Wednesday, February 27, 2008

Needles from Hell

As a former professional tailor who ran an alterations and dressmaking business plus a sewing school as well as managing two fabric stores, I have had my share of sewing needles, pins and the ouchies incurring by their use.

I had a permanent hole through the side of my finger from pushing a sewing needle without a thimble. I dropped a pair of sharp shears points down into my foot. Once I became under attack from flying straight pins when I was pinning a spandex dress for Miss Missouri and she sneezed!

My only concern when I or an employee of mine cut or pricked themselves was that we not get blood on the garment!

However, things have changed and my mind views needles differently now as they changed from being my daily companions in creating/changing fabric items to being objects or torture in a medical setting.

This month's delight consisted of a myleogram. I had an unknown doctor stick a 1 1/2" needle into my spine and inject some dye while he told me to "relax and stay calm". Now, staying calm would have been a challenge on the best of days, but for this test I had to be off of my meds that KEEP me calm (I have severe panic disorder).



I actually would have been ok if he had NOT told me the length of the needle, because I had some spinal injections two weeks prior and that doc lied to me and said he was using a tiny needle. Sometimes lying is good - VERY GOOD. Panic disorder makes you magnify everything, especially when you are in "panic mode". So of course I heard 12" long needle. As I'm lying there, waiting for the 20" needle to be jammed into my back, the clown tells me to stop shaking (by this time my whole body was trembling and jumping) so he wouldn't break the needle off in my back!



Visions of murder and torture blurred my vision. But, as I was not in the position to go looking for an impliment of torture for him, I resorted to "using my words" (isn't that what today's mommies say to their kids when they grunt and point to something instead of just doing what we did with our kids - hand them what they were pointing at and get back to our soaps?) and asked him "what part of panic attack do you not understand?" At that point he suggested that we "stop" until I could "pull myself together".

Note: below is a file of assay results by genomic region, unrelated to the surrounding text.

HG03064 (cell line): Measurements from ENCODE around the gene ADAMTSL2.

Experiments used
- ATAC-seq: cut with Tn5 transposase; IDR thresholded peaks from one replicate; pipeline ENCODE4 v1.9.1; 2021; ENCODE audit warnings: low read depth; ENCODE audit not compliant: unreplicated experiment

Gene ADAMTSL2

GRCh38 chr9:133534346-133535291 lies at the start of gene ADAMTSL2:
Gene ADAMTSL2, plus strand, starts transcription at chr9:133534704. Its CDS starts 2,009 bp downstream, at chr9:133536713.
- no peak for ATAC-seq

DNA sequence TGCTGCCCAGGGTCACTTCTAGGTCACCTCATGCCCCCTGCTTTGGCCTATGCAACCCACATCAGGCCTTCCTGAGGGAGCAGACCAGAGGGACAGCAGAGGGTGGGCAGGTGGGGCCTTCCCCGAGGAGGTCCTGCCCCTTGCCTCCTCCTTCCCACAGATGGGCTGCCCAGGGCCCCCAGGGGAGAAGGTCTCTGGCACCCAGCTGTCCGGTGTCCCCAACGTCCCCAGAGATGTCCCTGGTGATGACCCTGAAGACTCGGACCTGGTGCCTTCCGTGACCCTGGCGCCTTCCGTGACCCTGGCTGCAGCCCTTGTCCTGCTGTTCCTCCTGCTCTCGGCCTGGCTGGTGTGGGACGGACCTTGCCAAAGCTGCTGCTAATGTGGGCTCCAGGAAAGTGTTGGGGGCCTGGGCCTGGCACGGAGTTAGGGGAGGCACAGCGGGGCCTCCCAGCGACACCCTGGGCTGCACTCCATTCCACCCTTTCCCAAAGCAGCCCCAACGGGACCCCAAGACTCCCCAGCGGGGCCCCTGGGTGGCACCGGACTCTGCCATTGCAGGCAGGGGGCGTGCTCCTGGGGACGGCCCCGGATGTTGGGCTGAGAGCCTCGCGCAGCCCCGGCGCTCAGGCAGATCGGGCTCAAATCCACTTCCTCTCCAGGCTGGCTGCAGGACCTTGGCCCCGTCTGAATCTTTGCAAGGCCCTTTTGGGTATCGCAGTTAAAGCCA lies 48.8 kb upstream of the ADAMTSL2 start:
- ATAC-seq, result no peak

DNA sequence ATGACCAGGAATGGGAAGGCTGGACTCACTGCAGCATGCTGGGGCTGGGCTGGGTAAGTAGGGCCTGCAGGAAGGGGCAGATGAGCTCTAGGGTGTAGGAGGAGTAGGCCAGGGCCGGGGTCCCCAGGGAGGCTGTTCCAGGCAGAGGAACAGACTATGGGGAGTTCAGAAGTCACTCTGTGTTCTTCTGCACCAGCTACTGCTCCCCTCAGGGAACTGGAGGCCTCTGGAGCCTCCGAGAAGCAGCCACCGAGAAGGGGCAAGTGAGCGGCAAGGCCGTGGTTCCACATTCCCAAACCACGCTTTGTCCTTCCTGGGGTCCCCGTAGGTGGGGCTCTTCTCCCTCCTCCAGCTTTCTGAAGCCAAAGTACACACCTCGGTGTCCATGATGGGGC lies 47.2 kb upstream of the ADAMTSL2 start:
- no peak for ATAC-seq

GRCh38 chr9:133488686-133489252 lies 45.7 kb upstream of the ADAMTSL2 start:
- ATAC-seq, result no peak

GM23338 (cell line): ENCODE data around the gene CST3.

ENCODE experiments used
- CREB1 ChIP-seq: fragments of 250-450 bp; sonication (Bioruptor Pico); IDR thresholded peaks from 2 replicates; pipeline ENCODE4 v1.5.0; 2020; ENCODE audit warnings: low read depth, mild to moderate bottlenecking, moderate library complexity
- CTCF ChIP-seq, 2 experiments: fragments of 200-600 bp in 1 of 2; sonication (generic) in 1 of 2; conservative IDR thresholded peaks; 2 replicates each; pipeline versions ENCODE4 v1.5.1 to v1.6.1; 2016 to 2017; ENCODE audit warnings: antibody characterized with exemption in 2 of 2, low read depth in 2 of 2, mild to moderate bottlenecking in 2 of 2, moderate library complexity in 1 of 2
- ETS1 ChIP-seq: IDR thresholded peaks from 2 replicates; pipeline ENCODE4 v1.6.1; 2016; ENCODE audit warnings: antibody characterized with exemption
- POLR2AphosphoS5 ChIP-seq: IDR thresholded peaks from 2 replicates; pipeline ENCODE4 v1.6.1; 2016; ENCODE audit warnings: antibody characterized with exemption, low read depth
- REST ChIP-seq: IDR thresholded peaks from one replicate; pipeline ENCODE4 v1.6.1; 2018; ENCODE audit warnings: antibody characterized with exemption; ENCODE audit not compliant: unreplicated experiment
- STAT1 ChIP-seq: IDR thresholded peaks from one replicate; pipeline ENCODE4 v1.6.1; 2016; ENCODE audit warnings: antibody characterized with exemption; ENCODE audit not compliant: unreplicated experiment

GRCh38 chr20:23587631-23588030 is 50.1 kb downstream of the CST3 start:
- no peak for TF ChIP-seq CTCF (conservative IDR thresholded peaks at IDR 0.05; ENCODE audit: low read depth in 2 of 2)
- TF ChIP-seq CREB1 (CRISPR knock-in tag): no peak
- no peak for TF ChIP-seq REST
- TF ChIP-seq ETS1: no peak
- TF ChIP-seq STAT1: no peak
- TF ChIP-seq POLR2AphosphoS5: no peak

Audible deep breaths were the only sounds in the room - I swear this is the closest I have ever come to slapping someone who has a medical degree.

I sat up and suggested that he get his supervisor, which made him sputter and start speaking in some foreign language. Of course he walked out.
The xray tech looked like he was about to wet his pants.


Another doctor came in and said he was going to take over "if that was ok with me". We looked at each other. I took a deep breath. The tech backed up a couple of inches. I said that was ok, SINCE I HAD MANAGED TO PULL MYSELF TOGETHER. The tech made some sort of sound behind me; I'm not sure if he was coughing, choking or laughing.

Well, we proceeded and at least this doc did the lying routine about the size of the needle - too late, dude, I already KNOW it's huge and will leave a 4" hole - and he was quick and tried to repair the psychological damage his colleague had done to me (please acknowledge the single tear trailing down my cheek and my pale complexion as I relive this experience).

The rest of the test consisted of xray pics taken by the tech, who seemed to be a little nervous and moving exceptionally fast. The only mishap was when he dropped an xray plate that hit my right temple, leaving a bruise (my son thinks the first doc put him up to doing that). Then it was off to cat scan (I like that machine; I always envision tons of kitties running inside it making it turn) for more pictures and we were done.


The next day I was still nursing a big headache (from the dye, not the hit in the noggin) and trying to come to terms with the diagnosis - I saw my neurosurgeon about three hours after the test and he had the films. It seems that my back and leg pain aren't imaginary or due to my being FAT as my former boss from hell implied last year. I have a ruptured disc, two compressed discs, a slipped disc, and some calcified ligaments. He says that surgery is necessary - actually a series of microsurgeries, three or more.

Will I still have pain? Maybe - but I'm thinking positive...I'm positive that I have extreme back pain presently, so anything will be an improvement. Am I afraid? Yes and no; I'm a little afraid of the ouchie part and the fact that surgeons - even neurosurgeons - can make mistakes. But I'm positive that God has answered my prayers and sent me to this doctor.

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